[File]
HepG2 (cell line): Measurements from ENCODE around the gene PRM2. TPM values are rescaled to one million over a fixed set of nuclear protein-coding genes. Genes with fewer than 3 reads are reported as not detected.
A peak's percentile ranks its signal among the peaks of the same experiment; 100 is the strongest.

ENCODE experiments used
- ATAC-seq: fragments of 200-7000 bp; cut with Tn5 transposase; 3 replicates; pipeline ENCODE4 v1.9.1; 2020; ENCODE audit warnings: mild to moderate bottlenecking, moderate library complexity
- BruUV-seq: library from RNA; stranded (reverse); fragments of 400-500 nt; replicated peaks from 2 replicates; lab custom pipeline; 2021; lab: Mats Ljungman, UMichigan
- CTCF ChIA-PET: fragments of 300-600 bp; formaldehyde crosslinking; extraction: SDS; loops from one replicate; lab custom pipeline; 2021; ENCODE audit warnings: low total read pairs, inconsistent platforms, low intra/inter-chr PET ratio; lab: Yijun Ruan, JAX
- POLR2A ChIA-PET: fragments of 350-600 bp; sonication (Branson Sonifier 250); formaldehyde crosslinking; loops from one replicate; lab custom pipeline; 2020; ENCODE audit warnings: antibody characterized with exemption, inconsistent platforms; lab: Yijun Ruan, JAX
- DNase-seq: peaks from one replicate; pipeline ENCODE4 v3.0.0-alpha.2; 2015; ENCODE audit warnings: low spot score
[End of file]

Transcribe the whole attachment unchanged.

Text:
HepG2 (cell line): Measurements from ENCODE around the gene PRM2. TPM values are rescaled to one million over a fixed set of nuclear protein-coding genes. Genes with fewer than 3 reads are reported as not detected.
A peak's percentile ranks its signal among the peaks of the same experiment; 100 is the strongest.

ENCODE experiments used
- ATAC-seq: fragments of 200-7000 bp; cut with Tn5 transposase; 3 replicates; pipeline ENCODE4 v1.9.1; 2020; ENCODE audit warnings: mild to moderate bottlenecking, moderate library complexity
- BruUV-seq: library from RNA; stranded (reverse); fragments of 400-500 nt; replicated peaks from 2 replicates; lab custom pipeline; 2021; lab: Mats Ljungman, UMichigan
- CTCF ChIA-PET: fragments of 300-600 bp; formaldehyde crosslinking; extraction: SDS; loops from one replicate; lab custom pipeline; 2021; ENCODE audit warnings: low total read pairs, inconsistent platforms, low intra/inter-chr PET ratio; lab: Yijun Ruan, JAX
- POLR2A ChIA-PET: fragments of 350-600 bp; sonication (Branson Sonifier 250); formaldehyde crosslinking; loops from one replicate; lab custom pipeline; 2020; ENCODE audit warnings: antibody characterized with exemption, inconsistent platforms; lab: Yijun Ruan, JAX
- DNase-seq: peaks from one replicate; pipeline ENCODE4 v3.0.0-alpha.2; 2015; ENCODE audit warnings: low spot score